Saturday, January 17, 2015

Becoming Sherlock Holmes x 5.

A long, long time ago, I wrote a book.

I was in my late twenties, and I wrote the book because I wanted to read that particular book, and said book did not exist prior to 1987, when my book finally saw publication. Apparently, I wasn't the only one who saw that gap, as the book made it on to John Bennett Shaw's list of the one hundred books he would place in a basic Sherlockian library, and I'm pretty sure it was the deciding factor in getting me into the Baker Street Irregulars at a much younger age than most of my friends.

All of the above might seem like bragging, but at this point, like many a thing from the past, my book . . . now not the easiest thing to find . . . seems pretty much obsolete. And in a way, I'm kind of happy about that, because I only wanted such a book to exist for me to read to begin with. And now I have five: Five books on Sherlock Holmes's methods an how to use them.

So here's the list:

The Elementary Methods of Sherlock Holmes by Brad Keefauver, 1987.  (Boy, is that title ironic now.)

The Sherlock Holmes Handbook by Ransom Riggs, 2009. (Already praised by me here.)

How To Think Like Sherlock Holmes by Daniel Smith, 2012. (A slim volume recently picked up off the remainder table at Barnes & Noble.)

Mastermind: How To Think Like Sherlock Holmes by Maria Konnikova, 2013. (The best-publicized on the list, yet I never finished reading it, sad to say. Have to get back to that.)

How To Instantly Size-Up Strangers Like Sherlock Holmes by Mark A. Williams, Sr., 2014. (Not just the latest, but also the largest on this list.)

Had we a time machine, I would love to pick up all of these authors just after they finished their respective books and make them compete in a series of Sherlock Holmes tests: observation and deductions about a stranger, solving a mystery, etc. It would make a wonderful reality show for our limited Sherlockian audience, to be sure. At this point, however, when we all have the opportunity to read each other's books, that experiment would not be as free of confounding variables as one would like. (Mark Williams, for example, actually quotes my book, so I know he's read it -- and at this point, every single human being who has read that rare tome is a happy thought to me. It's not a big club!)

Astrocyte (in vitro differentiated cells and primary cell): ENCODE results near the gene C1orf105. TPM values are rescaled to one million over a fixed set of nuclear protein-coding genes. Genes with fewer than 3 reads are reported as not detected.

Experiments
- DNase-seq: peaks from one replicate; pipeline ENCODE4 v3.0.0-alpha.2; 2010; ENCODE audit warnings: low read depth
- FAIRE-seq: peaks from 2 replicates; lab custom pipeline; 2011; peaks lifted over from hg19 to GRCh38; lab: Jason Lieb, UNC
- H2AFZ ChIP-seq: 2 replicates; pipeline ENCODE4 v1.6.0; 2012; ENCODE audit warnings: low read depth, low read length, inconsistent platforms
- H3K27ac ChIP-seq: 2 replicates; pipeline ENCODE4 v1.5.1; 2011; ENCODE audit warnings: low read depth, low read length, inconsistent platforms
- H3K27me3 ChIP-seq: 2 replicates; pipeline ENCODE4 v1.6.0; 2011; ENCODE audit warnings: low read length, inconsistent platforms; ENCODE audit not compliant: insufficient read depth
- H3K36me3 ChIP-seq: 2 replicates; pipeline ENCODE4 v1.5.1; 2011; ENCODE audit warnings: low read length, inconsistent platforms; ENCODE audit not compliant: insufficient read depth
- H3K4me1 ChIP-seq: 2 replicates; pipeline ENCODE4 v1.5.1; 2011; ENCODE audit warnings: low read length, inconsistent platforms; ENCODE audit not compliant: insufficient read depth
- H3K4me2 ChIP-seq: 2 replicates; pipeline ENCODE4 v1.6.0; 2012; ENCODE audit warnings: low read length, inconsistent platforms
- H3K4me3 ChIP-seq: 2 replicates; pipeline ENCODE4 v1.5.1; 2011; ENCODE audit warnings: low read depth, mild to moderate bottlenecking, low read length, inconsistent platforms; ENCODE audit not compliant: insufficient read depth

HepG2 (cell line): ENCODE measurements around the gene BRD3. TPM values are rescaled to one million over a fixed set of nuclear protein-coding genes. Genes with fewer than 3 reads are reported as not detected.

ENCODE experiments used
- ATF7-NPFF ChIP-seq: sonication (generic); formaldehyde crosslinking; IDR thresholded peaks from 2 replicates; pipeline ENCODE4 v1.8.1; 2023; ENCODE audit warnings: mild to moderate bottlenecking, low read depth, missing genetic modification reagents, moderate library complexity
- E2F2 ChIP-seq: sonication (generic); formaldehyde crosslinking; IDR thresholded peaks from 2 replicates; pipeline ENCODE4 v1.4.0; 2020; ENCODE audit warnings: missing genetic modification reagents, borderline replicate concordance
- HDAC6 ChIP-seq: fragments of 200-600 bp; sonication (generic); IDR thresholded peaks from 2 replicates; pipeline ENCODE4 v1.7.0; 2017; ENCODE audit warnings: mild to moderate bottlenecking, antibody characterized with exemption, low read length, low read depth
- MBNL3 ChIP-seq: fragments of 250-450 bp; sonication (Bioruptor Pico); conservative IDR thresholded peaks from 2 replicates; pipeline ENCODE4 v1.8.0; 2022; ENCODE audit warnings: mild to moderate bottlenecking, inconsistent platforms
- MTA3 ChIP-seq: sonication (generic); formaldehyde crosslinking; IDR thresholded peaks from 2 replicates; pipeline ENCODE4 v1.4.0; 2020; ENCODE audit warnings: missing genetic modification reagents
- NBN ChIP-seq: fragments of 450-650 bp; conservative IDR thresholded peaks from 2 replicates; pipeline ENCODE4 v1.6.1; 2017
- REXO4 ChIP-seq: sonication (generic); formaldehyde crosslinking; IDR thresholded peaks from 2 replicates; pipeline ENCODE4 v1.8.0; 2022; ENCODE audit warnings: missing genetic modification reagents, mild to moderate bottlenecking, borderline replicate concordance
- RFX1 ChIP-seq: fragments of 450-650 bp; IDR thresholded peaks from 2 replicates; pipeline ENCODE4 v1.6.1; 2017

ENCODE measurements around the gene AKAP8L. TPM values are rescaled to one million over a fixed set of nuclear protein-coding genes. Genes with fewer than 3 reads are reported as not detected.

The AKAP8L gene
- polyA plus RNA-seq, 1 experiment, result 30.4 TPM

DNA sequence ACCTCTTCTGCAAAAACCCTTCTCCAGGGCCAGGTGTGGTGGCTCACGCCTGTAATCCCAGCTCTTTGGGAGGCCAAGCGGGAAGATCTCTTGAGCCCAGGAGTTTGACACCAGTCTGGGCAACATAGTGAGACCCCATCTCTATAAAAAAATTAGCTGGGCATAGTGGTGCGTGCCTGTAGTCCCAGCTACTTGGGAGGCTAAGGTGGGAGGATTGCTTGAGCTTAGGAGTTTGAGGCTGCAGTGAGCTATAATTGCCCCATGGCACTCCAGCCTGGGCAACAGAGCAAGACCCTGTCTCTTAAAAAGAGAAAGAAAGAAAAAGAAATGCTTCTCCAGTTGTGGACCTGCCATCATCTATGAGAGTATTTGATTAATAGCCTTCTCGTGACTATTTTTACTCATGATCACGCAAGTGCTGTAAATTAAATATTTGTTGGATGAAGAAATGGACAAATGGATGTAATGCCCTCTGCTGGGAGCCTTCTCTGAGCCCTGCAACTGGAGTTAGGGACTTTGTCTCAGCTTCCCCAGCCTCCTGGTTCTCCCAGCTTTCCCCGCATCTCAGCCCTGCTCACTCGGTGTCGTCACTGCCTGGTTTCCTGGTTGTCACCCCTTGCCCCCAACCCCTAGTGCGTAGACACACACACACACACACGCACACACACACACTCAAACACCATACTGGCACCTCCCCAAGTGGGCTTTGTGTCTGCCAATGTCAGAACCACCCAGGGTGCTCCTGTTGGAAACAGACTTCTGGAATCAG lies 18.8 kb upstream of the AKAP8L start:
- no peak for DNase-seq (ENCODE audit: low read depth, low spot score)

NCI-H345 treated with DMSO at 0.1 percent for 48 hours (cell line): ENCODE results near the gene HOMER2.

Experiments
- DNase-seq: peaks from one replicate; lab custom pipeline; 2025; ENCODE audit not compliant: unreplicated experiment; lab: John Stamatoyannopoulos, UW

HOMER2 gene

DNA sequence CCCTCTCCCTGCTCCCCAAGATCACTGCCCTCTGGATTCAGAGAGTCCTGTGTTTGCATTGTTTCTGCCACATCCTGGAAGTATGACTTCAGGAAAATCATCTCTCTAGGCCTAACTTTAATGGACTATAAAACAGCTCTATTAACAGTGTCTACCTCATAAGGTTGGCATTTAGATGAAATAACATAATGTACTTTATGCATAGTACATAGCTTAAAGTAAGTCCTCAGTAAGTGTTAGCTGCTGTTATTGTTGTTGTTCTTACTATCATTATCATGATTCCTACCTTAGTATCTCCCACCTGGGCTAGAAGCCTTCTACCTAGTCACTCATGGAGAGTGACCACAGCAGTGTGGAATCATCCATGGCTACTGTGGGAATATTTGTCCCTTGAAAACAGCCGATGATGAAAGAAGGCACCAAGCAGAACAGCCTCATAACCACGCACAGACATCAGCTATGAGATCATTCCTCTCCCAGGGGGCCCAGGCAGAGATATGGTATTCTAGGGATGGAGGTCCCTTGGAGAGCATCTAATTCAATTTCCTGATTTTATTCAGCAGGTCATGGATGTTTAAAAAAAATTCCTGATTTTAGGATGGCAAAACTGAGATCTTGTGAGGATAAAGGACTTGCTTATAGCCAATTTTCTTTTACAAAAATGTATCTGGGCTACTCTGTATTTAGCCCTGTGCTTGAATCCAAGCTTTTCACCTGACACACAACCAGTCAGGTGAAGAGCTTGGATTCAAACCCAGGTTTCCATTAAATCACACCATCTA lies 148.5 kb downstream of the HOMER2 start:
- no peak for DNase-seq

My goal in the week or so ahead, is not just to review the latest of these books, but to do a little comparison-contrast of this little library of the Sherlockian method we now have available to us. (More or less -- I should definitely do something about making that first one more available. I'm so lazy, which isn't aided by the fact that my hero Sherlock described himself as "the most incurably lazy devil that ever stood in shoe leather." But, hey, lazy people have to be smarter, just to find their maximum potential for not doing work!)

Let's see if I get there. If I don't, my next book will be entitled "How To Be Incurably Lazy Like Sherlock Holmes" . . .  and I think we can all succeed in attaining that set of skills.


  1. I have two of the books on your list - yours and Maria Konnikova's - though I'd read yours almost 30 years ago (!) Finding them (both) would be a task - as my filing system has been defiled! I once had a den - over the years, with more kids and the mother-in-law - my collection is all over the place! But I probably enjoyed it as I do your style of writing.

  2. What a hoot! I just looked up your book at Abe Books and people think they can get $50 - $200 for it! Yes please, a reprint would be lovely. I've always been good at noticing details, but it would be nice to know what to do with them.